Huawei Reportedly “Taped” Identities of Motherboard Suppliers at MWC
Huawei disguised the identities of its suppliers on the motherboards of the new servers it showed off at the Mobile World Congress in Barcelona by using masking tape and special fans.
Huawei still makes a tonne of money off of selling servers and communication equipment in China and a few other nations, but it requires processors to make those products. Suppliers providing chips to Huawei or its subsidiaries in the United States must get the necessary licences from the U.S. Department of Commerce in order to do business with the company.
This is because almost all modern chips, whether logic or memory ICs, are designed using electronic design automation (EDA) tools developed in the United States and fabricated on equipment including technology pioneered in the United States.
Nevertheless, obtaining such licenses is difficult, which is why Huawei is probably forced to purchase chips from the underground market or resort to convoluted tactics to get hardware from its engineers. Images posted on Twitter by Jay Goldberg, a 5G, IoT, and networking expert focusing on China, reveal that in both situations, the corporation seeks to conceal what it uses and who provides it from the public eye.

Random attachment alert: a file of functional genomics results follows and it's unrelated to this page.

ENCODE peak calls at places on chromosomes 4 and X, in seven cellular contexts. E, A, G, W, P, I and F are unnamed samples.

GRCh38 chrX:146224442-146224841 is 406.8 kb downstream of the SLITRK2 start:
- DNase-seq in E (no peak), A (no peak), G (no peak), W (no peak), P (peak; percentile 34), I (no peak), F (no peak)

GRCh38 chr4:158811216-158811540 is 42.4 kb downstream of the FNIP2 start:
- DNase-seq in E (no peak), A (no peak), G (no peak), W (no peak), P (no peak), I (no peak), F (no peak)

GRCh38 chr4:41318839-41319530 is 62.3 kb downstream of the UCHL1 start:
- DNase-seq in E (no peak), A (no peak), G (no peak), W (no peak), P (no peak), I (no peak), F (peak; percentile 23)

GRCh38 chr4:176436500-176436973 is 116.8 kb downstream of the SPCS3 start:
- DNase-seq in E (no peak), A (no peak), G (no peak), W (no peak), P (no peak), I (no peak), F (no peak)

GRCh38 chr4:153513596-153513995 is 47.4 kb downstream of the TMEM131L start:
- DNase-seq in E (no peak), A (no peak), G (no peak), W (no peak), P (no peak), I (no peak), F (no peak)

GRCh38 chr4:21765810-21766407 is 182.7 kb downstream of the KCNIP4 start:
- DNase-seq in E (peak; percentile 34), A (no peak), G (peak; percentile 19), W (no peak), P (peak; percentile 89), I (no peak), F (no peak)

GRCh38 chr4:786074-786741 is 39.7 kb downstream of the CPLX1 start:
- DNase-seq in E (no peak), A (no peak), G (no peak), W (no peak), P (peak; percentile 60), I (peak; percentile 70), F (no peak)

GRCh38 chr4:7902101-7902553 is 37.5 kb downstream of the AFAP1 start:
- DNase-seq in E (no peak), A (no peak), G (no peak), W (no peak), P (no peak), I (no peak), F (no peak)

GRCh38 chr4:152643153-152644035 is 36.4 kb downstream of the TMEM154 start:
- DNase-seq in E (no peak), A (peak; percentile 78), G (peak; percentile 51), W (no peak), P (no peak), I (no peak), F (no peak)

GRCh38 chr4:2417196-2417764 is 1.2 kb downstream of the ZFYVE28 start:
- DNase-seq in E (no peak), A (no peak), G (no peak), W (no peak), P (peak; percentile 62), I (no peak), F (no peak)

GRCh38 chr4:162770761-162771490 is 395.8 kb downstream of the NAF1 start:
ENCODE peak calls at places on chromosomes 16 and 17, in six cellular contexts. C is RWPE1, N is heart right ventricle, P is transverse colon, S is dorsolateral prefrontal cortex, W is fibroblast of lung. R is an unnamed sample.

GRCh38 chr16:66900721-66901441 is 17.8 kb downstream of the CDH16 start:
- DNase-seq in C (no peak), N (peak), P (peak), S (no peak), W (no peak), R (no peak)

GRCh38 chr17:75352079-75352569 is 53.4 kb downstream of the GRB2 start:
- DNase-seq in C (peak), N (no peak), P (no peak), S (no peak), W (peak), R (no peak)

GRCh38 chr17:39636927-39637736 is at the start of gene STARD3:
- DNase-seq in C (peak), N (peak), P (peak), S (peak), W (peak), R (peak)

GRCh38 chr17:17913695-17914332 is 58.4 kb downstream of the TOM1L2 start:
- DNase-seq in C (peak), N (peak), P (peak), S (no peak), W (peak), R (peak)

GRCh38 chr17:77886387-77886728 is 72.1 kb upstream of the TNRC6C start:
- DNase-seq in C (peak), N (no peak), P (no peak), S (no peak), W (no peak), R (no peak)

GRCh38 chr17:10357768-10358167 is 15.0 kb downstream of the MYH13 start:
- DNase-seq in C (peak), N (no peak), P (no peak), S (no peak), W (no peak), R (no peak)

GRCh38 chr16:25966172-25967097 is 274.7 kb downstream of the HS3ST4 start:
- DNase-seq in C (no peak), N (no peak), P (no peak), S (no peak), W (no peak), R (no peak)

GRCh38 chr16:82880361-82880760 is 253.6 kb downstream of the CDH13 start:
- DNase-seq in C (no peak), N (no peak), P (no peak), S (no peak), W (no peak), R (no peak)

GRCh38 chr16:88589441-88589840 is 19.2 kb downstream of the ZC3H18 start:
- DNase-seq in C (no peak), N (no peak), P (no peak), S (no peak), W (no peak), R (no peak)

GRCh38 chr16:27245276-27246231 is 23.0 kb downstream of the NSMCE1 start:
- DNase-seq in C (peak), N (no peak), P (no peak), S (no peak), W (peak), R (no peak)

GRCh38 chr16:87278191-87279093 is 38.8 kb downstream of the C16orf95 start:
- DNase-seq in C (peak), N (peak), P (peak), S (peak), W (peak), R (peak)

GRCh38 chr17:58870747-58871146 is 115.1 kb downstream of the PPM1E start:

One of the boards not only conceals logic chips using a radiator or tape but even hides the supplier of memory ICs. Another board, which looks like a prototype of a 4-way server motherboard not only conceals marking on some of the chips but even does not carry processors, perhaps to guarantee that no one could guess their producer even if the board gets stolen.
After falling prey to the continuing trade war between the United States and China, Huawei is now required to get a licence from the United States Department of Commerce before purchasing any hardware or software from American firms or incorporating American-developed technology.
Due to a lack of access to sophisticated semiconductor fabrication outside of China, Huawei’s HiSilicon division was unable to make significant progress in developing advanced chips.
It turns out that Huawei can still get the processors it needs in other methods. In addition, the business is apparently collaborating with SMIC, also located in China but also hit hard by the U.S. sanctions, to construct a fab that can manufacture the chips and system-in-packages needed for producing its goods.
Many businesses apparently are attempting to get around US restrictions by designing their own machinery. With cutting-edge R&D, companies like Loongson, Biren, and Huawei are quickly broadening their product offerings.